By Claire Rhode
reprinted with permission from Her Campus at Chatham
Like a lot of Bardugo’s work, Wonder Woman: Warbringer was set in a
rich fantasy world with incredibly strong female characters—both
physically and emotionally. The story begins on Themyscira with Diana
trying to prove herself to her fellow Amazons. The plot begins right in
the first chapter when Diana rescues Alia Keralis, the sole survivor of a
shipwreck. Despite the action at the beginning, the book has a slow
I’ve always found Bardugo’s work heavy and hard to get
into, and the same was true of this book. Despite the non-stop action,
great characters, and witty banter, the entire book felt like I was
slogging through just to know how the plot was resolved.
Diana and Alia were what really redeemed the plot for me.
Diana is wide-eyed and curious as she is in the movie, but she’s also
hesitant to really trust this new world. She has her mission and she
plans to achieve it, then spends her time trying to get back to Alia.
Alia, on the other hand, is the daughter of two scientists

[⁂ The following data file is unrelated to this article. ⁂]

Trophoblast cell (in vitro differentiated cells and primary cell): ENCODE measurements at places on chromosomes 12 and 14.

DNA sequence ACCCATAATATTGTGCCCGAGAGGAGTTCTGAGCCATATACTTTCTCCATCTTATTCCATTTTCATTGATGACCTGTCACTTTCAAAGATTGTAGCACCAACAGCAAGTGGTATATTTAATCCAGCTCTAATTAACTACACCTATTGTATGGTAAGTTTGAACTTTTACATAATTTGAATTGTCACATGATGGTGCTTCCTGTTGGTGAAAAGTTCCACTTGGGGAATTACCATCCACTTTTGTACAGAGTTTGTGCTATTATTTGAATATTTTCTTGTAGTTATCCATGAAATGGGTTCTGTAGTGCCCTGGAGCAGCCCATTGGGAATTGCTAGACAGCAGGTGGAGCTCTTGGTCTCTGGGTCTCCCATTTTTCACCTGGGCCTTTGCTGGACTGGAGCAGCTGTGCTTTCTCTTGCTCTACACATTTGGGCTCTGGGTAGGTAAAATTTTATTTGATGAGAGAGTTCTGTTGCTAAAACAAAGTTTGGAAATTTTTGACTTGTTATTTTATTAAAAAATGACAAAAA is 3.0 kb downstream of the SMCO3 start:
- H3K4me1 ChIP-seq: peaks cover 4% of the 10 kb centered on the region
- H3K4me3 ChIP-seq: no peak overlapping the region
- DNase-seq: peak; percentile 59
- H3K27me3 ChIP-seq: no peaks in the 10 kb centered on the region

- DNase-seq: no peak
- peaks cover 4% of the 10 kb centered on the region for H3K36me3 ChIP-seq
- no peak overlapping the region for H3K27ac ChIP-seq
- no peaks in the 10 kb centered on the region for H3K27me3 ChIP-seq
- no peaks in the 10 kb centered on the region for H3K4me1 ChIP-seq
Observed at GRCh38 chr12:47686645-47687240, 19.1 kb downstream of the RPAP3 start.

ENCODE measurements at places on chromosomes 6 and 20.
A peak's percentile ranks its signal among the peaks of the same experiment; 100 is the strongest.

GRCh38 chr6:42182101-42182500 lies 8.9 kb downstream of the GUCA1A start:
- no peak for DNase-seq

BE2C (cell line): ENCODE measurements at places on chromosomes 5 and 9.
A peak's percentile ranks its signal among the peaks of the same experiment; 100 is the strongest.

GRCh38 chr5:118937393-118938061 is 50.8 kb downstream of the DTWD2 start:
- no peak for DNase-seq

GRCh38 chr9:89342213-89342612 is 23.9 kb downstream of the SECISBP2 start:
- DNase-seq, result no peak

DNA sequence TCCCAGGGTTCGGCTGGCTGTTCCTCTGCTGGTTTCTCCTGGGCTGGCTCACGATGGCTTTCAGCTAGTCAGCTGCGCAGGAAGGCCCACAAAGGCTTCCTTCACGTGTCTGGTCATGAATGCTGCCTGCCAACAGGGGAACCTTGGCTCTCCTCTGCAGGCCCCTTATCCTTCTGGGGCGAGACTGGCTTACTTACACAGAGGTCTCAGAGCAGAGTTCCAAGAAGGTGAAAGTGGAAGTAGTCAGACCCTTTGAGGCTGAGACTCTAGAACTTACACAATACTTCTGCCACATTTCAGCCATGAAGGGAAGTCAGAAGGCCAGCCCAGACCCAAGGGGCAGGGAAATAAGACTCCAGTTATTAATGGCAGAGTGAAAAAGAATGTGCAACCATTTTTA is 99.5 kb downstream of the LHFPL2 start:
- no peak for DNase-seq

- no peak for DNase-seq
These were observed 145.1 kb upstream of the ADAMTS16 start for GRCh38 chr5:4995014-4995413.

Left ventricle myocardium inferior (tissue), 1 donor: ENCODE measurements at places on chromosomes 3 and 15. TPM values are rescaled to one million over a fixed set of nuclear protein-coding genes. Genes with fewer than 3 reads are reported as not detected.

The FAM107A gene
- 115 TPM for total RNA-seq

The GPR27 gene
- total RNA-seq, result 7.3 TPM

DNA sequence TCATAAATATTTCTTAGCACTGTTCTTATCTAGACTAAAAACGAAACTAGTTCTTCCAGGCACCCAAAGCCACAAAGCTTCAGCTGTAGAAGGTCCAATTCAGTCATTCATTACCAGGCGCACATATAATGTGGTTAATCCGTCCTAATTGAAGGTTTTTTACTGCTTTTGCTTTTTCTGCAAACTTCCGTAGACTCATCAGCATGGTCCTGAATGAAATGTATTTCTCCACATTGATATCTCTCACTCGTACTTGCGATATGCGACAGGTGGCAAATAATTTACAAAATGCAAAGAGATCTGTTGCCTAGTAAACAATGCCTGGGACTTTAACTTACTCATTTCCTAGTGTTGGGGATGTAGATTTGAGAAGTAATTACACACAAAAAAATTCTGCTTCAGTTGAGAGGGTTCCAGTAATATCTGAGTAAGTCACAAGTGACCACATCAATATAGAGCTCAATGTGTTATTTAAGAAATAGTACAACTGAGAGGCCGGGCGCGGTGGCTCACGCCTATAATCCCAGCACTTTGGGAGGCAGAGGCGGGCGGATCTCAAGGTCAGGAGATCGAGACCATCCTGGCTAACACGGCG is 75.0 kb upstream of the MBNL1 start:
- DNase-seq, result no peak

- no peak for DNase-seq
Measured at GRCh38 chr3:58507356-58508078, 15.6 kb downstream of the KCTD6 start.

who died in a car crash. Now her overprotective older brother is her
guardian, and she’s constantly trying to get away from his control over
her. She’s also dealing with racial tensions throughout the novel and
tries to explain the history of racism and systemic disenfranchisement
to Diana while they’re fighting for their lives.
There are also a lot of great supporting characters who
end up on their journey with them. There’s Nim, Alia’s best friend, and a
fashion icon. Theo, who is a washed up maybe-genius and harboring a bit
of a crush on Alia, and Jason, Alia’s older brother, tag along for the
ride as well.
Wonder Woman: Warbringer is a good book and would be great
for fans of the movie or of Bardugo’s other works. It’s an excellent
addition to the Wonder Woman canon in its own right and perfect to pair
with the movie.